Stress Awareness Month has been held every April since 1992 and now more than ever during this Coronavirus (COVID-19) pandemic it is important to understand how we experience stress and how to manage it. Feeling under pressure at times is part of all our lives and at low levels stress can help us, by motivating us to get things done. We are all now adapting to major changes to our routines and a new way of life which can lead to added stress. We are spending more time alone or with our household at home, finding ourselves at a social distance as we take our exercise once a day or go out to get essentials and medicine. This is unsettling time for us all and additional stress can come from inside us, as well as these outside sources. Our perceptions, attitudes and the flexibility of our mindsets will affect how this current event will impact on our general health and wellbeing. The fear and uncertainty that make us feel out of control during this UK lockdown can cause stress with added pressure from vivid news coverage.
When we feel threatened and overwhelmed, we worry that we do not have the resources to manage the challenges ahead and our body launches a physical response. Stress levels vary based on our personalities and can depend on our genetics, upbringing and experiences. When we are stressed our nervous system launches a fight, flight or freeze response where we breathe faster, our heartbeat speeds up, we tense our muscles and begin to sweat. This is typical and usually returns to normal, but when the stress is long term it can have a damaging effect on our health making us prone to illnesses. Therefore, if we can have just one day where we remove all the stress from our life it can make all the difference.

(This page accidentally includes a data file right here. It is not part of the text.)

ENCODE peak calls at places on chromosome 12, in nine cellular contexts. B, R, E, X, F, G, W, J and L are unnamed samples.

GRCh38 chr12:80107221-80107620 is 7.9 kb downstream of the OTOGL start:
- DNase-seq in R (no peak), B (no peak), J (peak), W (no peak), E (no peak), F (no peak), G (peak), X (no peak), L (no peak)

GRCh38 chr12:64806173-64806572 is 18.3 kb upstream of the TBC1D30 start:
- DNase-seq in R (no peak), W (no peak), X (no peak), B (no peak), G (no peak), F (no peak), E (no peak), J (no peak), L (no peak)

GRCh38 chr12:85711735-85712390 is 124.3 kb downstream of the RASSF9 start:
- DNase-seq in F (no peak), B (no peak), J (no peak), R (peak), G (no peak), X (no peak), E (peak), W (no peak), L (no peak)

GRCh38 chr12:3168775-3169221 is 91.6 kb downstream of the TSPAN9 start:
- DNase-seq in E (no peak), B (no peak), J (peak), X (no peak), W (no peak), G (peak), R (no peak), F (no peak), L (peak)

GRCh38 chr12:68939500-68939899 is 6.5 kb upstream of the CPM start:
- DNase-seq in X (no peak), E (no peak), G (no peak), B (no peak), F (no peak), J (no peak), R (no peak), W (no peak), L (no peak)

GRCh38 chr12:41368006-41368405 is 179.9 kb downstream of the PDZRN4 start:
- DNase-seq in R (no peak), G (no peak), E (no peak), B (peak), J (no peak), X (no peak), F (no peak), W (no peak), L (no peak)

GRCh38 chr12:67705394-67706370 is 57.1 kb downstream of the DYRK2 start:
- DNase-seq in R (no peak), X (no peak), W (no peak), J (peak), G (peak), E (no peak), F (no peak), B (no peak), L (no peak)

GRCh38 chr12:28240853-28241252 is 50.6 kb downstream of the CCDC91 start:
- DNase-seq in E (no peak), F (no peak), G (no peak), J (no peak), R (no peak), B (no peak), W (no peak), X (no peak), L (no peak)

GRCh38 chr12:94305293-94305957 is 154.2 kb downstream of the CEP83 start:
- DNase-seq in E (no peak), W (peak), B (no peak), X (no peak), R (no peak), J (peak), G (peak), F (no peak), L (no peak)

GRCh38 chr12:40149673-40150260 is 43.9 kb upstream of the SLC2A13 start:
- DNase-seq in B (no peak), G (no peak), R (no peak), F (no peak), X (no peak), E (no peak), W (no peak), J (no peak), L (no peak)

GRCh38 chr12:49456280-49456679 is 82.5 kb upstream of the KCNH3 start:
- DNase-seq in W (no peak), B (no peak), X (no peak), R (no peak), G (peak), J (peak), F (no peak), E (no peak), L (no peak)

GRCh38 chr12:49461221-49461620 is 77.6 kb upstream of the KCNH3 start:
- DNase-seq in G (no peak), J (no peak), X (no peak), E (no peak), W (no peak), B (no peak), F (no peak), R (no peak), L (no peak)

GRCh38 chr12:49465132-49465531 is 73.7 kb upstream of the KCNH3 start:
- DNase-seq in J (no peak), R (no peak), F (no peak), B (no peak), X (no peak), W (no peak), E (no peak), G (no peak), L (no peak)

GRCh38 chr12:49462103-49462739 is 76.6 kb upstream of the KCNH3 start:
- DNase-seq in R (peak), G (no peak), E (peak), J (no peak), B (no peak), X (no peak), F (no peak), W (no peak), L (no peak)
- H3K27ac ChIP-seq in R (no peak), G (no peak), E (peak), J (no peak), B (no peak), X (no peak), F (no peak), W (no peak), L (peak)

Here are some ways we can overcome stress:
- Create a to do list, write down what you want to do and when
- Break down your tasks into bite sized pieces
- Listen to your self-talk and challenge the thoughts that are unhelpful
- Remember to talk to family and friends about how you feel
- Take exercise to burn off nervous energy and reduce the effects of stress.
It is important to us at New Directions to help the people who we support and our staff to manage feelings of stress. The current Coronavirus pandemic can be a trigger to feeling vulnerable and overwhelmed, so we continue to provide an open door policy for everyone at New Directions, signpost people to appropriate health and wellbeing services and offer additional information and links to fellow organisations where people can find additional support.